The Register-Herald, Beckley, West Virginia

December 29, 2013

Chief: 2013 good year for police department

Violent crimes down

By Wendy Holdren
Register-Herald Reporter

BECKLEY — Beckley Police Chief Tim Deems said 2013 was a good year overall for the department, with the reinstitution of the Special Enforcement Unit, cell phone and seatbelt laws in place and only one murder within the Beckley city limits.

“Overall, the violent crimes are down this year,” Deems said.

Although the numbers are not yet finalized, Deems said Beckley only saw one murder this year, compared to six last year.

In the lone murder case, Gaston Smith III, 19, was charged with fatally shooting Darien Miguel Blaney, 20, on July 30.

“Any time we’re working a case involving a death investigation or murder, those get top priority. All detectives concentrate on that case.”

With the violent crime numbers down, Deems said his department was able to focus on other problems within the community, which led to the reinstitution of the Special Enforcement Unit.

Two officers, one seasonal officer and a supervisor, work on neighborhood problems, code enforcement, curfew violations, speeding vehicles, loud music and drugs.

“The Special Enforcement Unit got up and running around the first of June. They’ve been very active in the community.”

Deems said the SEU’s main priority is to make the quality of life better in Beckley.

As for the drug problem, Deems said he thinks people are becoming more aware of the issues involved.

“I hope that leads to some solutions. We’re seeing more and more drugs being disposed of on Drug Take Back Days.”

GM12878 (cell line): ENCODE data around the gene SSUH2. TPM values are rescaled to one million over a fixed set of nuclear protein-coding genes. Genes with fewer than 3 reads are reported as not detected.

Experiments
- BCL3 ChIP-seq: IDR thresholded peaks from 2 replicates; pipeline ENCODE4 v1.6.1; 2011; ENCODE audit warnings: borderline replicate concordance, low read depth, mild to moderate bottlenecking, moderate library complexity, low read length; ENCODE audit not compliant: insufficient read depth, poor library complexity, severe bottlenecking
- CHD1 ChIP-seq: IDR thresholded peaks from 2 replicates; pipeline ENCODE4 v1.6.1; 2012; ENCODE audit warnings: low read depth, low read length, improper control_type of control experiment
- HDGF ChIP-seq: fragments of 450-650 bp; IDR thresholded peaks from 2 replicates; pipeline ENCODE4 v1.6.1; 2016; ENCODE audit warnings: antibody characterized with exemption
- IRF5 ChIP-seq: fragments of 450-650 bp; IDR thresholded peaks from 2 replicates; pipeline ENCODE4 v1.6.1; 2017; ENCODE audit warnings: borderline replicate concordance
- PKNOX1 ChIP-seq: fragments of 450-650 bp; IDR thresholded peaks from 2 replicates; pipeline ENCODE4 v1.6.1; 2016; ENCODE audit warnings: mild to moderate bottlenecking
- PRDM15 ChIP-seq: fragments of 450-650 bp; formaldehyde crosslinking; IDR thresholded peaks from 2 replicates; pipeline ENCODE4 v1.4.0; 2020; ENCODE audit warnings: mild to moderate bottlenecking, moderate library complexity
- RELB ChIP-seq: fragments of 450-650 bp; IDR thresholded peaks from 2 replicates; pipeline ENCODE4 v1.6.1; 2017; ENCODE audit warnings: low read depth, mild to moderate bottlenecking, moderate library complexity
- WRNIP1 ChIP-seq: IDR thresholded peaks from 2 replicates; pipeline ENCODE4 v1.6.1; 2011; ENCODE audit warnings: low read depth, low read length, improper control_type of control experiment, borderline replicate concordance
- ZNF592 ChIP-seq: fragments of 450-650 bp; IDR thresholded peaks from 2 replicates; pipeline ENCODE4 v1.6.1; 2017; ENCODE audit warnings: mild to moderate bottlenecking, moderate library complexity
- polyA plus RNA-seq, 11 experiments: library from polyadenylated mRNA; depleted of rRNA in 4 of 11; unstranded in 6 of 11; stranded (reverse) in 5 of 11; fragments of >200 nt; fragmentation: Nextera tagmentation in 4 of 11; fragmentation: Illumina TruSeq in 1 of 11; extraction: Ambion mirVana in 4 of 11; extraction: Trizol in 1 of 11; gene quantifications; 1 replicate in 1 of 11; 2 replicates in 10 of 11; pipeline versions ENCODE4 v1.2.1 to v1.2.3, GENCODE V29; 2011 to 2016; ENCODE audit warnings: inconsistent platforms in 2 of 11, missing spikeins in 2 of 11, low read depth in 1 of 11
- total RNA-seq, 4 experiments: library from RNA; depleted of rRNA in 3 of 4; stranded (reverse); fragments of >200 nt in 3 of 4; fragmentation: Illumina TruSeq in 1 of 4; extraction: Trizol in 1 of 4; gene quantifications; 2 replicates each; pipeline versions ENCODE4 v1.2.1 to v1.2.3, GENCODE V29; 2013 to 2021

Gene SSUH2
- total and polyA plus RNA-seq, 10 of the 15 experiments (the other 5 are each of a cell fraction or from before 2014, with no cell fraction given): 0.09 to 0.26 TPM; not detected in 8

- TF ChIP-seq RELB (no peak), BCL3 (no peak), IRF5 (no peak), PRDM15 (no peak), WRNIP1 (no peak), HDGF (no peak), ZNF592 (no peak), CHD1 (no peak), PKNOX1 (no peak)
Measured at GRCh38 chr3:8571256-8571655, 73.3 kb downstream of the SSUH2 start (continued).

By properly disposing of unwanted or unused prescription medications, Deems said more drugs will be kept off the streets, fewer break-ins and drug-related thefts will occur and area watersheds will be protected from drug pollutants.

Also in 2013, two new laws made talking on a cell phone without a hands-free device and failure to wear a seatbelt primary offenses.

The Southern Regional Highway Safety Office provided funding to the BPD for specialized patrols to enforce the new laws and Deems said that, while many people are aware of the new laws, they can still be improved.

BPD has also looked into becoming accredited with CALEA, the Commission on Accreditation for Law Enforcement Agencies.

Deems assembled a committee of senior officers to review the accreditation process. He said the department is in “pretty good shape” as far as policies and procedures go, but if they do decide to pursue CALEA accreditation, the department’s building would need major renovations or to be moved entirely.

“This building is at least 70 years old. It wasn’t designed to house a police department. Through the years, we put up walls here and ran electrical there. It’s worked, but I think it’s time to start looking at the possibility of renovations or moving into something newer.”

Deems extended a thank you to all the citizens for being supportive of the BPD throughout the year.


Deems also provided highlights of the previous five years at the department.

In 2012, a civilian employee, Gabriella Brown, was charged with stealing prescription drugs from the BPD evidence room.